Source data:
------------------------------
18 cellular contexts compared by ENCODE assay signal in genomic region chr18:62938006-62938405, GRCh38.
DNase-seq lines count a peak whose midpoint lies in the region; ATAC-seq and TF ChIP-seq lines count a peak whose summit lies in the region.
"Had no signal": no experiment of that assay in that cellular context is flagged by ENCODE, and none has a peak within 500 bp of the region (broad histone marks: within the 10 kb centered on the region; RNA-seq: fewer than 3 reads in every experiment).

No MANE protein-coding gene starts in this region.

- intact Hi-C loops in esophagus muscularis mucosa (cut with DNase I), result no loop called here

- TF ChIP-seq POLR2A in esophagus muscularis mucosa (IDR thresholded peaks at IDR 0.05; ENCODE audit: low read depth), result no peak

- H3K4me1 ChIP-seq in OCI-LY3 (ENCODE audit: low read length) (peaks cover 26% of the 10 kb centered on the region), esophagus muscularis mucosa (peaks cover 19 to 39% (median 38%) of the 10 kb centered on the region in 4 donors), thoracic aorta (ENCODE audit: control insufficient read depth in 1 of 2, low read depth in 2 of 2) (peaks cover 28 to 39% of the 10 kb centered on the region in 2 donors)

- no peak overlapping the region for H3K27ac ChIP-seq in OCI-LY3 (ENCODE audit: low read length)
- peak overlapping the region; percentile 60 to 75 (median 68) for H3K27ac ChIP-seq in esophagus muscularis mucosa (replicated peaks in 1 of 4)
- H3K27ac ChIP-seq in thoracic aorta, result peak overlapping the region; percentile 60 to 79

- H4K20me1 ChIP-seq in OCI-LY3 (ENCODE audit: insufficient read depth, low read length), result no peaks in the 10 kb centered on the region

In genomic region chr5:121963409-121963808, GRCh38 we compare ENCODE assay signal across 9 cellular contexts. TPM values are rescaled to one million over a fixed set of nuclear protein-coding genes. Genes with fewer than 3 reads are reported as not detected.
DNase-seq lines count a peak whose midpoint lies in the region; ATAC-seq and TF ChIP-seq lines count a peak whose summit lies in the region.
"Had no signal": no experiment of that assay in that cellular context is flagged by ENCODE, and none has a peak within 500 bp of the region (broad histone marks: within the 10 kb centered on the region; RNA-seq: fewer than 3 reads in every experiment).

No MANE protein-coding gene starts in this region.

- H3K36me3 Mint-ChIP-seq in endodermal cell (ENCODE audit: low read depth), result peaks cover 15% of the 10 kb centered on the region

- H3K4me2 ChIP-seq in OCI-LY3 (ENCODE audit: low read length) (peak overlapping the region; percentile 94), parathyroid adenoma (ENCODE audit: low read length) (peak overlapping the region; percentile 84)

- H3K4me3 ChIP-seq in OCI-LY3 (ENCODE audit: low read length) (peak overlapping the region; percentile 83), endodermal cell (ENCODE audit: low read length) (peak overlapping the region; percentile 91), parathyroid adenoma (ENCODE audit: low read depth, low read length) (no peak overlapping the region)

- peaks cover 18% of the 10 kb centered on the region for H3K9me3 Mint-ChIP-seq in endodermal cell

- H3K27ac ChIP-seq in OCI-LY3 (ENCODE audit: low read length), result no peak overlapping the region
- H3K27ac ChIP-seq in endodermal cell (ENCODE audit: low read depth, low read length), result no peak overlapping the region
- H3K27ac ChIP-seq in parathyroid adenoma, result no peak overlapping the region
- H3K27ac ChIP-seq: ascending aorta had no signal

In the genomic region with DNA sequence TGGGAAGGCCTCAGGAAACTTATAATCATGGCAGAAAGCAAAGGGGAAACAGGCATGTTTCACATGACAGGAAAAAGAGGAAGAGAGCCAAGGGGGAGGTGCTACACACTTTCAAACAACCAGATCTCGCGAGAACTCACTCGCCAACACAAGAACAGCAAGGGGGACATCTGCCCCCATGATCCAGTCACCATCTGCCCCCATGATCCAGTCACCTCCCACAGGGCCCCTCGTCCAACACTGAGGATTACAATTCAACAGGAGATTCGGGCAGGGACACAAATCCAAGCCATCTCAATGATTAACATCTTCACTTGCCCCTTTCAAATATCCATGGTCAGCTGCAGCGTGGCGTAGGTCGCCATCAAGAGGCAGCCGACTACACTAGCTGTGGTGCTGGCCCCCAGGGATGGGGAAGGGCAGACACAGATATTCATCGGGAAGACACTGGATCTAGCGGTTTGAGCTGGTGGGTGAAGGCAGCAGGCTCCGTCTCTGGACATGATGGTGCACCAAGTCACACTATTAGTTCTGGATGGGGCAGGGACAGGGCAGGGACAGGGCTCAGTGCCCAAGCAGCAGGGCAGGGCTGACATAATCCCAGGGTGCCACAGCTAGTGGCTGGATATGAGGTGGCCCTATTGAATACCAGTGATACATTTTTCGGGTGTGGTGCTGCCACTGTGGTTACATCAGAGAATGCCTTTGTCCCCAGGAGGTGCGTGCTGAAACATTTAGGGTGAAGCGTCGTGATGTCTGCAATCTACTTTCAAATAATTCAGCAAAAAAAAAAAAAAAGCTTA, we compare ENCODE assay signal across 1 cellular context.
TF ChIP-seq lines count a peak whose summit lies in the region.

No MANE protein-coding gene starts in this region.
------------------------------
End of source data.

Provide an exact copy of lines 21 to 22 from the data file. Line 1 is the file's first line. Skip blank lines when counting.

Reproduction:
- H3K27ac ChIP-seq in endodermal cell (ENCODE audit: low read depth, low read length), result no peak overlapping the region
- H3K27ac ChIP-seq in parathyroid adenoma, result no peak overlapping the region